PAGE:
Star winemakers: Jérôme Bressy, Domaine Gourt de Mautens

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Drinks: Drinks, Wines
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From Didier Dagueneau to Eben Sadie, every generation has its standout winemakers. We asked a team of experts to pick the stars of tomorrow – making wines you can afford today. Jérôme Bressy was suggested by Matt Walls, award-winning wine writer and broadcaster with a special interest in the Rhône


There is a certain category of southern French winery that transcends its appellation: see the likes of Mas de Daumas Gassac or Domaine de Trévallon on a wine list, and you know you’re in good hands.

To this list you can add Domaine Gourt de Mautens from the southern Rhône Valley. The domaine may be new, but its vines are old and its tale is familiar. A vineyard holding is amassed over generations, grapes sold to the local co-op until a hot-headed youngster pulls out and starts making his own wine.

Domaine Gourt de Mautens, Rouge 2015

Rich red fruits, juniper, black pepper. Lively, with a grand tannic structure.

Characterful and assertive but still speaks of the Rhône.
£45.63, Corney & Barrow

 

Domaine Gourt de Mautens, Blanc 2015
Fresh, citrusy, fl oral and slightly waxy aromas alongside light reductive notes.

Expansive, distinctly textural. A fine, complex and beguiling white.
£43.33, Corney & Barrow

The 15 hectares (ha) dotted around Rasteau were already farmed organically when that hot-headed youngster, Jérôme Bressy, started making wine in 1996. By 1998, he had built a small winery. Learning from friends in Châteauneuf-du-Pape such as Henri Bonneau, Le Vieux Donjon and Domaine de Marcoux, Bressy increased plantings of lesser-known local varieties like Vaccarèse and Picpoul Gris and converted to biodynamics.

The turning point came in 2010. Rasteau was promoted from top Côtes-du-Rhône Village to AOC Rasteau, and in doing so the rules of production were tightened. To be permitted to use the appellation name, only 15% of the blend could be made from ‘lesser’ varieties. Bressy’s red contained 40%. Instead of forcing his wines to conform, he chose the lower classification of IGP Vaucluse, and he still does.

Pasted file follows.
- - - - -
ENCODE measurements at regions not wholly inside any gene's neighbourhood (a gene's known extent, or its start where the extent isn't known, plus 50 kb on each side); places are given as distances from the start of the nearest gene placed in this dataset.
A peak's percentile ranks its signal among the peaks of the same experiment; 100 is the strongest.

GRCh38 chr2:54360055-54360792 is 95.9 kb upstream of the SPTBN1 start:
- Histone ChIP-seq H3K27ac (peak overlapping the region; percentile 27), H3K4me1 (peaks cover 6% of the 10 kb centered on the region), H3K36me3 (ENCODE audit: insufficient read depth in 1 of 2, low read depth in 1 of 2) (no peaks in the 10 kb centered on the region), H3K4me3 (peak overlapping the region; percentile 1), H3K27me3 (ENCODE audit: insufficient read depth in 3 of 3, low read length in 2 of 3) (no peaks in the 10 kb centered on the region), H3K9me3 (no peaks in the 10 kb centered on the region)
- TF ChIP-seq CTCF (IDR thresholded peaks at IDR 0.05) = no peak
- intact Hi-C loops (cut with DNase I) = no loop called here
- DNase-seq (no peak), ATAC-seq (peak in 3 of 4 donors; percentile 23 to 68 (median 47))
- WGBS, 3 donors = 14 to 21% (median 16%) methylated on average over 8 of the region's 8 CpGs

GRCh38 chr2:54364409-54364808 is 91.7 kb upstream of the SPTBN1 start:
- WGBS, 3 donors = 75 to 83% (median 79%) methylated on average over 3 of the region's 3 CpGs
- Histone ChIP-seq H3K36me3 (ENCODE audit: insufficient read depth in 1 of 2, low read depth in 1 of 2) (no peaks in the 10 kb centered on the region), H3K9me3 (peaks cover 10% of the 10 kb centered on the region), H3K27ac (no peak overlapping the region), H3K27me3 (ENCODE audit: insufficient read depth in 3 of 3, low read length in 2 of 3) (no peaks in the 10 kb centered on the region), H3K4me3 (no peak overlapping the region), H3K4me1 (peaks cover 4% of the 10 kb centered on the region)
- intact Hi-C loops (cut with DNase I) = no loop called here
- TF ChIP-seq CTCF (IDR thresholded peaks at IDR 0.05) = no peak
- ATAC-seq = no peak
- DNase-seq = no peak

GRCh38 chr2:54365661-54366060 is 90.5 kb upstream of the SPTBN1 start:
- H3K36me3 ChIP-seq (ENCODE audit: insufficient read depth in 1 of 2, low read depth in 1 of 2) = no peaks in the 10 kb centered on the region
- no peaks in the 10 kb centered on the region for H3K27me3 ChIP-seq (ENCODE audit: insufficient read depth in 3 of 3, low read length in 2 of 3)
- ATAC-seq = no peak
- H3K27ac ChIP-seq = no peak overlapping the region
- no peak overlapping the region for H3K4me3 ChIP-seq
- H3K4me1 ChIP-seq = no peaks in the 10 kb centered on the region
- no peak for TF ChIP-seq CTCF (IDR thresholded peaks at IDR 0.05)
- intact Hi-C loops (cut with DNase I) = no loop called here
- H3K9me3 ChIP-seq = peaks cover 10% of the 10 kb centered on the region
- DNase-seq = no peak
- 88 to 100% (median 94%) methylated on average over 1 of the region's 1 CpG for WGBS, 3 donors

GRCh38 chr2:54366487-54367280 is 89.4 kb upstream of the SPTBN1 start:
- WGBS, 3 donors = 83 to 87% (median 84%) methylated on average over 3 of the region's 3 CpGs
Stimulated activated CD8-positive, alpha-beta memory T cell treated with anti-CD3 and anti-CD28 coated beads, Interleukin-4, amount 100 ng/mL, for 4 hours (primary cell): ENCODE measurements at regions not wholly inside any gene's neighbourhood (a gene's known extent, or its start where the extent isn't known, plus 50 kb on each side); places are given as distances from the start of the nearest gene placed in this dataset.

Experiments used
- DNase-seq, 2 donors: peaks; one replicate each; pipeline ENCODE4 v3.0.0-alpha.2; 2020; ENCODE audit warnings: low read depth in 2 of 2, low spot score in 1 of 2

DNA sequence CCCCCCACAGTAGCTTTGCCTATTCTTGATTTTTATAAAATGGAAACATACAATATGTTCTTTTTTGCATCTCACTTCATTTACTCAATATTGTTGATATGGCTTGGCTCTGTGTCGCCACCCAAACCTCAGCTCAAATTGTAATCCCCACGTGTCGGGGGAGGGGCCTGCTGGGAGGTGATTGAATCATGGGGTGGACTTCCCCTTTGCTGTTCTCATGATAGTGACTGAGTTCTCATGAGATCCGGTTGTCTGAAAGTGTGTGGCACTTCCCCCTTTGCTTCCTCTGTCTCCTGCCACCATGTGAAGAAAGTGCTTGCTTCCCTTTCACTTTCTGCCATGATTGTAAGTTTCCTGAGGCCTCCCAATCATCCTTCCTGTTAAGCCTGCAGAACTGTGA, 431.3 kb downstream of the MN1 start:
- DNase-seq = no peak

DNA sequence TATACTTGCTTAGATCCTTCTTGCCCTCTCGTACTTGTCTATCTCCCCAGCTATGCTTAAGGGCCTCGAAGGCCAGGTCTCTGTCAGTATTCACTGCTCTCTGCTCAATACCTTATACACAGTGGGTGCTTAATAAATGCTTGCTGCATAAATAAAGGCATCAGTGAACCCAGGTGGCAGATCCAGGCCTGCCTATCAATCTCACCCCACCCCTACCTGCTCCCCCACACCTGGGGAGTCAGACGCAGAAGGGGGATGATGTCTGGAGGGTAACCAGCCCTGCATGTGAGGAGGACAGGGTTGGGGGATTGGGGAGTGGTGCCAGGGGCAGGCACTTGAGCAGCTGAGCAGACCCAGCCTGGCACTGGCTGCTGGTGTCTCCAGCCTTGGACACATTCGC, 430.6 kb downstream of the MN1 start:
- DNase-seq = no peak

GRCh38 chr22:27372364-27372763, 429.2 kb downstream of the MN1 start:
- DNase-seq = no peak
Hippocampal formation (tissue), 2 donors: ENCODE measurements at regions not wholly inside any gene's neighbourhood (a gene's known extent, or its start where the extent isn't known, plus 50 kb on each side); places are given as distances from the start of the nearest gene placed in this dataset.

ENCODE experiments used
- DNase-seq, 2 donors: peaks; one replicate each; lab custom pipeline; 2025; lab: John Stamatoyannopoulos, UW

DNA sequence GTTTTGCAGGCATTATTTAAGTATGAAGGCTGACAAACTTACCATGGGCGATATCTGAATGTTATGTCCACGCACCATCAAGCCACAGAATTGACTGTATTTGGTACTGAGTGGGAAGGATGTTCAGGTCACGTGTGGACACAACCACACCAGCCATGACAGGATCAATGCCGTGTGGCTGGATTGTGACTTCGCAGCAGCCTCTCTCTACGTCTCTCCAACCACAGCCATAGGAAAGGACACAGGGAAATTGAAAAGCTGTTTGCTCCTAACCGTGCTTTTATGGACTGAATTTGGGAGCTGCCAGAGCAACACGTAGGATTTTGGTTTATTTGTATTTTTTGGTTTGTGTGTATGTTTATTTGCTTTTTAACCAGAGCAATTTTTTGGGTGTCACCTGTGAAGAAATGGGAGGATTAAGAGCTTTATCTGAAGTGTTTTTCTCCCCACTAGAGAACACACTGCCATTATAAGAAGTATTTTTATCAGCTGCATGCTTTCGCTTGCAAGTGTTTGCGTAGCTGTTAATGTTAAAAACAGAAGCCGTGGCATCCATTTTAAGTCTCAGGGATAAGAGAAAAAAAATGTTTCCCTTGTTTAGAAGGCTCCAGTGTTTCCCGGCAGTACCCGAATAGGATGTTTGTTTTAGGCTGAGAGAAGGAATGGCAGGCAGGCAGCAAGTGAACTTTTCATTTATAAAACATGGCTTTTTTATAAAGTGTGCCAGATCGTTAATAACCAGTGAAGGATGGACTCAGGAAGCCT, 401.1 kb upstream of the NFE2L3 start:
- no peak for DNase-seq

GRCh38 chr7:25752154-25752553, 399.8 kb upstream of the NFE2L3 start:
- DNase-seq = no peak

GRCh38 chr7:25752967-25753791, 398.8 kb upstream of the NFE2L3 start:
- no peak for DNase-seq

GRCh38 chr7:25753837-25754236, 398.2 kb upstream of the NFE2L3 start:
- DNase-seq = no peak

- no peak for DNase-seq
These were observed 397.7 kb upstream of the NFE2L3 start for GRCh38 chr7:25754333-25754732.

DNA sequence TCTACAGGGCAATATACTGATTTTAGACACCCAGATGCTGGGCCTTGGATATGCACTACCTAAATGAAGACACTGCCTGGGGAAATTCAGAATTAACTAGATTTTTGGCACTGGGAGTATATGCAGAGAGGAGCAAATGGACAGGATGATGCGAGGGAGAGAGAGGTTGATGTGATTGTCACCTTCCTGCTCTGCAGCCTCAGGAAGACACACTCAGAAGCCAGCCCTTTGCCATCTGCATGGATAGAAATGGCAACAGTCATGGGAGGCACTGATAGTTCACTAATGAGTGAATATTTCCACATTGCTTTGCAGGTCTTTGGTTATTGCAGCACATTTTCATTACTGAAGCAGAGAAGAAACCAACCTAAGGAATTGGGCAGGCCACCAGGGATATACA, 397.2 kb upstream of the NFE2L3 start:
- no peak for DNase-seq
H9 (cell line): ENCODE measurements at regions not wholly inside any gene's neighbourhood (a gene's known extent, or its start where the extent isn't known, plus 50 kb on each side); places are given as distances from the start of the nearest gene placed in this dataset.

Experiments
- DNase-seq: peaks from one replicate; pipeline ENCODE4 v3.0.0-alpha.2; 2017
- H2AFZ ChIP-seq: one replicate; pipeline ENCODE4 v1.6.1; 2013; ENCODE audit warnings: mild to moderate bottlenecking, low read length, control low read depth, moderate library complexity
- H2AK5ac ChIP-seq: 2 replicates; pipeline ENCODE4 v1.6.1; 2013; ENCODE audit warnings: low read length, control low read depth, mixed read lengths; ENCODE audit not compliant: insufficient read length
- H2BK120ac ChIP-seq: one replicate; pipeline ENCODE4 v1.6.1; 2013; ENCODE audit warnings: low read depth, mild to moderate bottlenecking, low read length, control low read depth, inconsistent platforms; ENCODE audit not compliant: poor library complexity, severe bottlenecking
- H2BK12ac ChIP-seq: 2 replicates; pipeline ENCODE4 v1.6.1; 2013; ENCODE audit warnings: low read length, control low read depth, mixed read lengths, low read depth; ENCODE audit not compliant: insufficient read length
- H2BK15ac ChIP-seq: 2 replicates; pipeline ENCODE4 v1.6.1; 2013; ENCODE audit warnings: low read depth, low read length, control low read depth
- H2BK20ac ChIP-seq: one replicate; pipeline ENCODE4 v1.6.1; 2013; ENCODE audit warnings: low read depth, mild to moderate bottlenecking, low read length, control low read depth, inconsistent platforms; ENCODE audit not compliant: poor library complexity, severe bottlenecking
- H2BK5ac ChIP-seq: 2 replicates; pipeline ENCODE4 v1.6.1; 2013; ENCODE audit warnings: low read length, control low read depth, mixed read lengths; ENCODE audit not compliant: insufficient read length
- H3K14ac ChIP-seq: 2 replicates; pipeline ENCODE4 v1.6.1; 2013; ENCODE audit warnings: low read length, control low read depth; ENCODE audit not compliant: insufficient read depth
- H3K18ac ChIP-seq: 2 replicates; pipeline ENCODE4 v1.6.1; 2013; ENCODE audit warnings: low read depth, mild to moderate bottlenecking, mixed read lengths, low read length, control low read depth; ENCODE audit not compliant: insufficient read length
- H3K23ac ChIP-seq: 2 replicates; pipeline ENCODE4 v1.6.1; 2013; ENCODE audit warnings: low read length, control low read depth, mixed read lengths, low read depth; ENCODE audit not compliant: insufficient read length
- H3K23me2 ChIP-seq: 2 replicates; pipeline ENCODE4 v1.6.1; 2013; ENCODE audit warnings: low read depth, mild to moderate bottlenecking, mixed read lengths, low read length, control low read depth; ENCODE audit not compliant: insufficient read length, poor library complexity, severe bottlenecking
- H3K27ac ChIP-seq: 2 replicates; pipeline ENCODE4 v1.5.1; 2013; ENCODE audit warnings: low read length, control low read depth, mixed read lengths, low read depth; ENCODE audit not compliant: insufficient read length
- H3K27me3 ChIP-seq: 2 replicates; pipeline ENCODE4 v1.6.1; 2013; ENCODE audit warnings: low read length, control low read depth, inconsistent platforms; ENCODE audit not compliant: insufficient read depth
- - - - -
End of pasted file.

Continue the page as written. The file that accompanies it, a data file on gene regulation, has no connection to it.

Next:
Rather than causing sales to drop, this decision worked in his favour. Unconstrained by expectations, Bressy concentrated on creating ‘the greatest fine wine possible’. Old vines, co-planted heritage varieties and biodynamics all helped, as did goblet training his vines, which produce loose bunches of thick-skinned berries, naturally yielding just 8-15hl/ha.

He says what makes him different is his capacity to take risks. He may talk of the importance of listening to nature, but in character he’s more platoon commando than dope-smoking hippie. Bressy harvests as late as possible, waits for the first rains before picking and makes zero additions to the juice except a little sulphur. His fermentations can take a year to finish, and he matures the wines for years in large old barrels before bottling.

Bressy’s path is an expensive and stressful one to follow, but the results it yields speak for themselves. In a normal year, he makes just one red wine and one white. Most of his stock goes to top restaurants, including Alain Ducasse, Le Taillevent, Troisgros, Guy Savoy… He doesn’t talk about trying to make the best wine of Rasteau, or the even the Rhône. He wants to make ‘a great Mediterranean wine’. I would say he’s already achieved it.

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